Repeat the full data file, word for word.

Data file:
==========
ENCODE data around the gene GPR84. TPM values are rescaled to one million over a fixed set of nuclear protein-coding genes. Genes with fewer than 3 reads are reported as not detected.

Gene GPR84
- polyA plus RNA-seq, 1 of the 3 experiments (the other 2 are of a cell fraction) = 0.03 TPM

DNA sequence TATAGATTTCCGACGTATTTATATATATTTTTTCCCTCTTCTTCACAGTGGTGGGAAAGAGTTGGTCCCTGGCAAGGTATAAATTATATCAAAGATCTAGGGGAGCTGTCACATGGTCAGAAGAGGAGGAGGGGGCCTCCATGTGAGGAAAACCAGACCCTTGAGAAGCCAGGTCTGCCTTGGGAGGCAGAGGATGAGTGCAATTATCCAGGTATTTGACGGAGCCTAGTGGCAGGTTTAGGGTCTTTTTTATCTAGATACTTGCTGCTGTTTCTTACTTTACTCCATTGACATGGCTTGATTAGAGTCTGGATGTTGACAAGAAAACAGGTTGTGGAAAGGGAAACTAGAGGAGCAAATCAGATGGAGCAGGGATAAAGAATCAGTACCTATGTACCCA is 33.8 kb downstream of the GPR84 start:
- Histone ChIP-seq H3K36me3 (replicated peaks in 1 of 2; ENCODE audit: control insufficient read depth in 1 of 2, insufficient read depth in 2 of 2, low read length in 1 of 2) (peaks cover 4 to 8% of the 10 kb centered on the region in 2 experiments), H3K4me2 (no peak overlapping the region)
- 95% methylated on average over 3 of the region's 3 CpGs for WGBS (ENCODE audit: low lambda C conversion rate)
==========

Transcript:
ENCODE data around the gene GPR84. TPM values are rescaled to one million over a fixed set of nuclear protein-coding genes. Genes with fewer than 3 reads are reported as not detected.

Gene GPR84
- polyA plus RNA-seq, 1 of the 3 experiments (the other 2 are of a cell fraction) = 0.03 TPM

DNA sequence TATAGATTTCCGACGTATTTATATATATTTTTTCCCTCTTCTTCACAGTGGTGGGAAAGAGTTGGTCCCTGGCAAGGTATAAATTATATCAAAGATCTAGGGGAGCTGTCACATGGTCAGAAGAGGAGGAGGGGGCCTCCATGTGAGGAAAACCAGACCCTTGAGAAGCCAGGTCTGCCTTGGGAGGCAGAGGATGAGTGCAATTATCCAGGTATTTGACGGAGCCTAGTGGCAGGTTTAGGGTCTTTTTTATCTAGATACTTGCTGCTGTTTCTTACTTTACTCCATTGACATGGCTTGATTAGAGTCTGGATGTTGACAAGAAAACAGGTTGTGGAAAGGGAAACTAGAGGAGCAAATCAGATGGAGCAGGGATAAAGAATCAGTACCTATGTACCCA is 33.8 kb downstream of the GPR84 start:
- Histone ChIP-seq H3K36me3 (replicated peaks in 1 of 2; ENCODE audit: control insufficient read depth in 1 of 2, insufficient read depth in 2 of 2, low read length in 1 of 2) (peaks cover 4 to 8% of the 10 kb centered on the region in 2 experiments), H3K4me2 (no peak overlapping the region)
- 95% methylated on average over 3 of the region's 3 CpGs for WGBS (ENCODE audit: low lambda C conversion rate)